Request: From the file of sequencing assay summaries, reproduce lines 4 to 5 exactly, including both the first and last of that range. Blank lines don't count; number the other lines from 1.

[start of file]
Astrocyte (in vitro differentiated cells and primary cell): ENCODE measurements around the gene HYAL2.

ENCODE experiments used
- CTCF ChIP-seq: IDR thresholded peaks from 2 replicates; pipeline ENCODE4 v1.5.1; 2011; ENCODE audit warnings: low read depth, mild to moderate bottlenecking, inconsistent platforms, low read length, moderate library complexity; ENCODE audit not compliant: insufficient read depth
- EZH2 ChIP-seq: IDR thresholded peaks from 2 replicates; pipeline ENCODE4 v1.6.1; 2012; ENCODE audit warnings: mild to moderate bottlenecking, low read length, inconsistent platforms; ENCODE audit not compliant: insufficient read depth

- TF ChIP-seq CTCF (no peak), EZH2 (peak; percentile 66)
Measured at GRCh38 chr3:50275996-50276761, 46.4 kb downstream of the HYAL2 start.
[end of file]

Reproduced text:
- EZH2 ChIP-seq: IDR thresholded peaks from 2 replicates; pipeline ENCODE4 v1.6.1; 2012; ENCODE audit warnings: mild to moderate bottlenecking, low read length, inconsistent platforms; ENCODE audit not compliant: insufficient read depth

- TF ChIP-seq CTCF (no peak), EZH2 (peak; percentile 66)